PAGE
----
4. arcee
    November 5, 2009 at 12:03 pm — Reply

    Your point about Uncle Ben is spot on! I don’t think ANY writer could bring him from the dead and make it work. His passing is too much the lynch pin of the transformation of Peter Parker into Spider-Man.

    First Sidebar: Re: Jack Monroe. I LOVED that character and wasn’t too thrilled about his demise, still am not. I understood the need for it story-wise but that just goes to show you that even I had some misgivings with the Winter Soldier story as it played out.

    Brubaker dared to take on the second best known ‘Sacred Cow’ in Comicdom that, as years went by, lost its sheen. In an interview he remarked on how he went to get ‘that Bucky issue’ and was told how there wasn’t one and that it happened ‘off panel.’ In a way, a brilliant loop hole that he took full advantage of.

    Second Sidebar: He also answered that question in the back of everybody’s mind, what was a kid doing in a war zone anyway? Making him a scout-assassin-Army Ranger was a retcon worthy of an Alan Moore and Geoff Johns.

    Bru also did something (done by Waid in Flash before) unique and made the ex-sidekick, now occupying the mentor role — a success! No small achievement since we readers are biased knowing full well that Bucky can never be Steve. And Bru essentially said, “OK, now that’s out the way, THIS is how Bucky can be Captain America.”

    Third Sidebar: For me the moment was when Bucky/Cap stabbed Crossbones in the thigh.

    It’s what DC – in comparison – hasn’t really done too well with DG taking over the Batman role. I say ‘too well’ because there ARE things to praise.

    And one other trap that Bru didn’t fall into was allowing too long a learning curve upon taking the mentor role. Especially since, as a sidekick, it reflects POORLY on the mentor if the student isn’t up to snuff. Sure, be unique in your methods, be cognizant of the differences during the transition, but the grade here is pass or fail. No excuses.

    True, Bucky doesn’t have a Damien to contend with but the focus should be always on Dick dealing (like Bucky) and not whining (unlike Bucky) and – dare it be said – actually being better at it than the mentor.

    • victor
      November 5, 2009 at 5:46 pm — Reply

      Great insights.
      I’m pretty sure someone is writng the 12 part story where Spiderman unmasks his greatest nemesis and it turns out to be Uncle Ben. Pete would beat his Uncle senseless to the mantra of “with great power…” and “you taught me to stop you Uncle Ben” with tears in his eyes. Great writing. NOT. Sadly it’s remote possibilty.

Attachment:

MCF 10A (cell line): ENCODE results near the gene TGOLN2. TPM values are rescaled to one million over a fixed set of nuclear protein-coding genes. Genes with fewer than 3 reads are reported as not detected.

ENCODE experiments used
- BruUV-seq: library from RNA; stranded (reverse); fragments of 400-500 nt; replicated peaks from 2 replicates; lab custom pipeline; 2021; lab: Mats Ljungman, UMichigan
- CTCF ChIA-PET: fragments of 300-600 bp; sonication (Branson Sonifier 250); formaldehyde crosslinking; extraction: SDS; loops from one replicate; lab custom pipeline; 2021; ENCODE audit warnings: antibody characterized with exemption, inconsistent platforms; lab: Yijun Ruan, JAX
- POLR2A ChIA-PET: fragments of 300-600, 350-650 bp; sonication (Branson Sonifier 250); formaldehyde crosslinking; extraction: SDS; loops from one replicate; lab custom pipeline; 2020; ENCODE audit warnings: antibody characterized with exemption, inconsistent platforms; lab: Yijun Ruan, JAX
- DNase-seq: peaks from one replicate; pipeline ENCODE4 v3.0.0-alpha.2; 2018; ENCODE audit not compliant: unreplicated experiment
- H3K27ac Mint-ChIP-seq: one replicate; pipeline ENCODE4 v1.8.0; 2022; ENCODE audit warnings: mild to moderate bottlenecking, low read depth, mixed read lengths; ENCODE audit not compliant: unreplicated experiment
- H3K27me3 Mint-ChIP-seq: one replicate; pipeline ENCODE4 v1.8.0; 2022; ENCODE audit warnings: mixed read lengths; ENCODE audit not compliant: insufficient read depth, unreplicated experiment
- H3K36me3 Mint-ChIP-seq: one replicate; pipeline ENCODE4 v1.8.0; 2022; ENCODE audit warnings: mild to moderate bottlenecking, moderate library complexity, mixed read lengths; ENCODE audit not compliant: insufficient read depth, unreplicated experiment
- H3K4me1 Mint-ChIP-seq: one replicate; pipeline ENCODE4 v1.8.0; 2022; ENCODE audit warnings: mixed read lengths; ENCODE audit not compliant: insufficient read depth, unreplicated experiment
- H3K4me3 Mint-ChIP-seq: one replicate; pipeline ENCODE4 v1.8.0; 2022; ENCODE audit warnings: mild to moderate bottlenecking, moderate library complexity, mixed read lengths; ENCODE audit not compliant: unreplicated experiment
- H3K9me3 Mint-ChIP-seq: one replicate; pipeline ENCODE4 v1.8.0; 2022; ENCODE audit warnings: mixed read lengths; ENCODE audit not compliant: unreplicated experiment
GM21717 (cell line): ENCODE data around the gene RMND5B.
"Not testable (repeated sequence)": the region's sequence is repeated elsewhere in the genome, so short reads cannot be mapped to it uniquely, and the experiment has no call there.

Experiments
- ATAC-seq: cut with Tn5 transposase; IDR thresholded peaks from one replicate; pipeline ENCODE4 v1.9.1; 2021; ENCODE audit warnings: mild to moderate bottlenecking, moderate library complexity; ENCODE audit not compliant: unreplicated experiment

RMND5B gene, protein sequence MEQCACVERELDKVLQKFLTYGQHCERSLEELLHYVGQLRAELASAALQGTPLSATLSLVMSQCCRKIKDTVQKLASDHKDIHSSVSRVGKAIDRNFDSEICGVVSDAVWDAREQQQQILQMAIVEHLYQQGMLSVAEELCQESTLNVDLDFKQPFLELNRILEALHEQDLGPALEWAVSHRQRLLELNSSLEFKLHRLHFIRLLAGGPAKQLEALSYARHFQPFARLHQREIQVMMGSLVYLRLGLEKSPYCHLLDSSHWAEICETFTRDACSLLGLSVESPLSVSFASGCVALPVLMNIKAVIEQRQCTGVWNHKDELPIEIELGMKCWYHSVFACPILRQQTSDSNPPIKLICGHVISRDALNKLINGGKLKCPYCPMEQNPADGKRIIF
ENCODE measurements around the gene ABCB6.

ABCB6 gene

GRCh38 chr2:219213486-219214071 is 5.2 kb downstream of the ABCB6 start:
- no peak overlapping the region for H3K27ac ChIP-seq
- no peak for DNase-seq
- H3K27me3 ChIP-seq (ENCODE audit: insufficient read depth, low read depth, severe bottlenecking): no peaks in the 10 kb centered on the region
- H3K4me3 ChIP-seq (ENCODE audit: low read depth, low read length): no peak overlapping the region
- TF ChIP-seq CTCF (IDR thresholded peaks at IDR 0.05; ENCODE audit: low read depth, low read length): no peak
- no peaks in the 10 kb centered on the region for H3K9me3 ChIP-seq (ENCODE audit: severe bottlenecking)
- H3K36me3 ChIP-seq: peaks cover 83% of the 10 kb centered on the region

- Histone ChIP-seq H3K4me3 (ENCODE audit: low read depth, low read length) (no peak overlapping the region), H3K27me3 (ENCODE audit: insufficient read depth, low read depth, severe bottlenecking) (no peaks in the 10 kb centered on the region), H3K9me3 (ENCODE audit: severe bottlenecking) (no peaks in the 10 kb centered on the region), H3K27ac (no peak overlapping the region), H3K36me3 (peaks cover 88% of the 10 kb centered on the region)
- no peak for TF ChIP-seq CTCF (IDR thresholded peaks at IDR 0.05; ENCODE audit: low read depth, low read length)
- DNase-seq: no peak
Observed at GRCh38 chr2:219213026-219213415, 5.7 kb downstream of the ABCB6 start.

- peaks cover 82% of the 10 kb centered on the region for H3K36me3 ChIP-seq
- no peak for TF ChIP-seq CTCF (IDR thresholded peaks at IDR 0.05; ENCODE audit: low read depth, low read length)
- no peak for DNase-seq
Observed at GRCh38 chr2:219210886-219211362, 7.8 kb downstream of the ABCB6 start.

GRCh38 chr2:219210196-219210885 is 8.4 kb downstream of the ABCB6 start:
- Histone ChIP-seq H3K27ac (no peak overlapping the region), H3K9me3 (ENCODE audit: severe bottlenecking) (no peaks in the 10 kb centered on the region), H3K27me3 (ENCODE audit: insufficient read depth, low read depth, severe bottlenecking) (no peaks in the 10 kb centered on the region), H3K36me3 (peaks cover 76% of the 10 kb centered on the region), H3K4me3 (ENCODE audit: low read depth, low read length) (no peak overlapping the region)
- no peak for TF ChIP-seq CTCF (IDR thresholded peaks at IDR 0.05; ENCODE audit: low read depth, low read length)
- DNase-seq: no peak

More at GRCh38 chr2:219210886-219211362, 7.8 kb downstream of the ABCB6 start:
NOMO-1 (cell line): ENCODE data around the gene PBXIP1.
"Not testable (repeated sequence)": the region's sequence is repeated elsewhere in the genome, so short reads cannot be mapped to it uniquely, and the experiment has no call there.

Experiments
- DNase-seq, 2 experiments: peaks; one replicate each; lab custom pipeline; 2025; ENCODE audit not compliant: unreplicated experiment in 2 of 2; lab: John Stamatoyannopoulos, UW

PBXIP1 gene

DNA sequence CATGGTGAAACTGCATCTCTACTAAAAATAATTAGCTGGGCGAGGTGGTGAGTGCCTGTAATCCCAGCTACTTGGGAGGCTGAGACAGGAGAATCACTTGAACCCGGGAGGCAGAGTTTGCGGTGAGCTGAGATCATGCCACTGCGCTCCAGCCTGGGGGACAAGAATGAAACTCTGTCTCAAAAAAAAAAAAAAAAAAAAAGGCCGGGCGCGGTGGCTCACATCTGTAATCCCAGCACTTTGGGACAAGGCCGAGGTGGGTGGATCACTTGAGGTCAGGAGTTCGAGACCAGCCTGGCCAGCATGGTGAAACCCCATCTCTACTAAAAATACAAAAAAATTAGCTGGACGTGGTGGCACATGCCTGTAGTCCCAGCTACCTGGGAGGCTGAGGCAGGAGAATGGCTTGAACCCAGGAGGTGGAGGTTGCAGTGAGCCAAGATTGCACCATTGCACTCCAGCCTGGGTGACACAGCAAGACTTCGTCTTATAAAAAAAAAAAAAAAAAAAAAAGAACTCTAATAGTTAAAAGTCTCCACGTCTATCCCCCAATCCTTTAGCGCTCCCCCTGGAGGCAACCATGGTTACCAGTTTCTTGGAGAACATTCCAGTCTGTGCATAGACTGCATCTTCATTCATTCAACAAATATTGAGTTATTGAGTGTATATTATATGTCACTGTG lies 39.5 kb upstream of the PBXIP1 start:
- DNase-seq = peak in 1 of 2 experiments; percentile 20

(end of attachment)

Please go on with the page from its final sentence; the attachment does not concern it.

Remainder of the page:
I agree that Bucky is in some real ways built to be a better Cap than Cap. He is essentially a child prodigy warrior who spent his entire adolescent and adult life fighting alongside the the world’s greatest soldier in battles that were FOR KEEPS against powered and superpowered combatants. The learning curve for him wielding the shield should be automatic. Brubaker did a reat job selling him as a great new better cap. To bad about that Reborn story though lol.
      How old was Bucky when he first got started? I think Bru said something about his take being that he was 17 to 18 ‘ish at the beginning and 20-21’ish when he “died”. This would justify (at least legally) him being able to serve as a military special op. This would also make cap only 4-6 years older than Bucky. More of a big brother and partner than a father and sidekick dynamic.
      Robin on the other hand is stuck as a sidekick for life. He can’t ever be Bats as bats is not really a mantle to be passed along to anyone. The bat name is a collection of neurosis’ that manifest as an alter ego. DG can no more be bats as he could be bruce wayne. Cap is symbol of immortal beliefs that HAS to have a bearer. There’s gotta be a Cap. Even the Flash is an avatar of a universal force that needs a host (and there is the whole gift/burden family history thing). Bats is not bigger than Bruce Wayne. I like Steve Rogers but he’s kind of not as important to cap as a war an enemy and an ideal. Steve could have been ANYONE with ANY story. Coulda’ been a baseball player or a mailman or a writer ANYONE who loves america. I think the chracter was designed that way. Slaving Cap to Steve is understandable but it does paint the character into a corner. Any honest fan would begrudginly admit that even John Walker as cap was actually working out until they made him a nut.